Washington voters delivered a ticking financial bomb to the Legislature just in time for the 2015 session.
Initiative 1351, which voters narrowly approved in November, changes state law on student-to-teacher ratios in K-12 public schools, and calls for a major $2 billion investment in lowering those ratios over the next two years.
One problem: I-1351 came with no new money, and lawmakers were already looking at a budget that, based on estimates from Gov. Jay Inslee’s budget office, is $2 billion in the red despite rising revenues.
If lawmakers returning for a 105-day session that begins Jan. 12 want to avoid adding to an already sizable budget shortfall, they’ll need to muster extraordinary support for putting the initiative on hold. Under state law, lawmakers need two-thirds majorities to suspend or amend citizen initiatives during the first two years after voters approve them.
Digital Access for only $0.99
For the most comprehensive local coverage, subscribe today.
But before they start counting votes, legislators must first consider whether they can change I-1351 without running afoul of the judiciary.
The state is already obligated to reduce class sizes in lower grades under the state Supreme Court’s ruling in the case known as the McCleary decision.
I-1351 goes much further, demanding reductions in student-to-teacher ratios across all grades. State Superintendent of Public Instruction Randy Dorn thinks the cost of meeting McCleary obligations and I-1351 is at least $4.5 billion and actually closer to $7.2 billion for the 2015-17 budget.
The Washington Education Association, which sponsored and financed I-1351, contends that in approving the ballot measure voters changed what is considered basic education in a way that lawmakers can’t alter without offending a high court that is demanding the state fully fund basic education.
“It’s clear that reasonable class size is part of basic education,” said Rich Wood, spokesman for the WEA. “They can come up with more excuses for not funding basic education for our kids. The voters have spoken; the Constitution is clear. Now it’s time to fund the education guaranteed in the Constitution. Smaller class sizes are part of that.”
Lawmakers may be hesitant to do anything that would provoke the court, which held the state in contempt for the Legislature’s failure to produce a plan for achieving full funding of education by 2017-18.
But legislators aren’t yet convinced that funding I-1351 is part of their McCleary obligations.
“We’re delving into that now,” House Majority Leader Pat Sullivan, D-Covington, said last week. “If it is part of basic education, we have to be thoughtful in how we treat it. We can amend the basic education (definition) as long as there is an educational rationale to do it.”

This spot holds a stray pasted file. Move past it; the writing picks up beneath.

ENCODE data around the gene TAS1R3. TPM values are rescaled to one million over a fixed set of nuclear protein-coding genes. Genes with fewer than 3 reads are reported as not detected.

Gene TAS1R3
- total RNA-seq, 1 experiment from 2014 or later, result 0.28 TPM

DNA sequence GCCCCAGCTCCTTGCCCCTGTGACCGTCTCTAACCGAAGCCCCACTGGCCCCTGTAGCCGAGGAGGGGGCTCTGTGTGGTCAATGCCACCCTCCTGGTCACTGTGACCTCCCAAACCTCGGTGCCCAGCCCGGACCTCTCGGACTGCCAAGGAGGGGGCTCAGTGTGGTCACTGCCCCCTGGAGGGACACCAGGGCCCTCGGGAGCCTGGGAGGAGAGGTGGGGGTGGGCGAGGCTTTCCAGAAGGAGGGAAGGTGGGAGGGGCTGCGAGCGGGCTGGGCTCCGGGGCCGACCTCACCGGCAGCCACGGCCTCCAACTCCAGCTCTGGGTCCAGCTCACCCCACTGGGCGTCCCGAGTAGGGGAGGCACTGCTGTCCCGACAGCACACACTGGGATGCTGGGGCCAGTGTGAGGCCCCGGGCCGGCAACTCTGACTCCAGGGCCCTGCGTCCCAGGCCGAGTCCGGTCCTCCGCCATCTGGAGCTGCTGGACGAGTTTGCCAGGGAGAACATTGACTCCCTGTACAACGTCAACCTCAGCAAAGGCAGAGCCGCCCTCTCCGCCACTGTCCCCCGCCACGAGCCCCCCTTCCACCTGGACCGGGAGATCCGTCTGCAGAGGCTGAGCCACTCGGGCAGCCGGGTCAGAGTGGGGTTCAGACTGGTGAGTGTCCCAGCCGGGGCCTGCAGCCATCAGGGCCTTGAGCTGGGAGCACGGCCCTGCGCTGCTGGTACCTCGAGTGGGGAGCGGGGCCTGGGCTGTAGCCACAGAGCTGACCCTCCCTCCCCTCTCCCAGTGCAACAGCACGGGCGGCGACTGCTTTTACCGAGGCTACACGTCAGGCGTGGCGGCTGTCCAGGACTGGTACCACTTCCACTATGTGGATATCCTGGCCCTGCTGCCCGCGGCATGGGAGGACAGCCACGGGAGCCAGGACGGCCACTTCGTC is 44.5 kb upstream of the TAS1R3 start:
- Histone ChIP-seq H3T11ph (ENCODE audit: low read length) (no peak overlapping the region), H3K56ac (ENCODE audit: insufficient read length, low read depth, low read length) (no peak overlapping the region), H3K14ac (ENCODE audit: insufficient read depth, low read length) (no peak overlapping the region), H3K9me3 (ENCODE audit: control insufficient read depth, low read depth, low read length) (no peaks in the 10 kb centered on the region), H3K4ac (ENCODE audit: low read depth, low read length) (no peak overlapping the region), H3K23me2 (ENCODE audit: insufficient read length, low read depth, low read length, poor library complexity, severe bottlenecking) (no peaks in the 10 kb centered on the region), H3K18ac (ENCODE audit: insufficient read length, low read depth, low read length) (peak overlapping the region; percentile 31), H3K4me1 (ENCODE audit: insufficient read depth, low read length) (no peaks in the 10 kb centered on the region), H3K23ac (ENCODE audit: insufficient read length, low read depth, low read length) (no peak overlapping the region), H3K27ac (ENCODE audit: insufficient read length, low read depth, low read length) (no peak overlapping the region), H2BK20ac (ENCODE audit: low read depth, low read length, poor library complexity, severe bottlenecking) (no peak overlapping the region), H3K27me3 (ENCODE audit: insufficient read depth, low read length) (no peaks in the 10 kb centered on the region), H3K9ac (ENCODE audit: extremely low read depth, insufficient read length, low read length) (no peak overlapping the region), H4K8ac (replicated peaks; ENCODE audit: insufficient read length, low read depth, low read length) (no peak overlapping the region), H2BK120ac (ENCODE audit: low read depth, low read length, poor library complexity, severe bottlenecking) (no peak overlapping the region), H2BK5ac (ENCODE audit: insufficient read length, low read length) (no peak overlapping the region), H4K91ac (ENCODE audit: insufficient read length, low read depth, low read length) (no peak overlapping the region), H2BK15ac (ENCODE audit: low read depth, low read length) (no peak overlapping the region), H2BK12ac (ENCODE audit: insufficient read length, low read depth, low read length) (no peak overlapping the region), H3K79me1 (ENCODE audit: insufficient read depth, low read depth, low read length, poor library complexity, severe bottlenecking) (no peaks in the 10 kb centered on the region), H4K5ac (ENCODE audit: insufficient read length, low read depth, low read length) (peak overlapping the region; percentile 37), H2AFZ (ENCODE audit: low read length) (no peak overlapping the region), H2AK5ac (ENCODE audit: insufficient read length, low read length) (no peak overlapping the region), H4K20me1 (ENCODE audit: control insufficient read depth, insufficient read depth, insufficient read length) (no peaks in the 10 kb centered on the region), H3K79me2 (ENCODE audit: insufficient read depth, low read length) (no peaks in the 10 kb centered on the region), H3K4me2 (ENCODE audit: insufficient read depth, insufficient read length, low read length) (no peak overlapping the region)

“The court’s been clear you can’t amend the basic education act for budget reasons,” Sullivan added.
Republicans who control the Senate through the Majority Coalition Caucus insist I-1351 can be changed or suspended. Republican Sen. John Braun of Centralia, who is vice chair of the Senate Ways and Means Committee, said the initiative is simply unaffordable and invests money in class size reductions at grade levels where they don’t produce big enough returns.
Braun thinks lawmakers can make improvements to K-12 spending that meet the court’s requirements without raising taxes in a year the state will see almost $3 billion in new revenue. Adding I-1351 would mean deep cuts to social programs, Braun argues.
“Eventually everyone is going to have to realize the options are not great,” Braun said. “That’s a discussion that we’re going to hold pretty soon.”
Inslee has proposed spending about $400 million for smaller class sizes in K-3 grades, which would move the state toward meeting the original McCleary decision but would not fully fund I-1351’s across-the-board reductions.
Braun agrees with focusing on the lower grades. He said research shows good return on investments in early education including kindergarten and first grade, but diminishing returns after that. A key for Braun is putting money into schools in ways that produce the biggest benefit, which for him is in the lowest grades.
Wood disagreed with Braun’s arguments on smaller class sizes. Wood acknowledged that there is less return on investment in higher grades but contended smaller class sizes benefit learning at all grades.
“It’s just incredible that legislators would make overturning the will of the voters more of a priority than investing in the education that our children deserve. That would be really sad,” Wood said. “One of the reasons voters approved this is because the Legislature had neglected to fund basic education, including smaller class sizes. The voters passed this law.”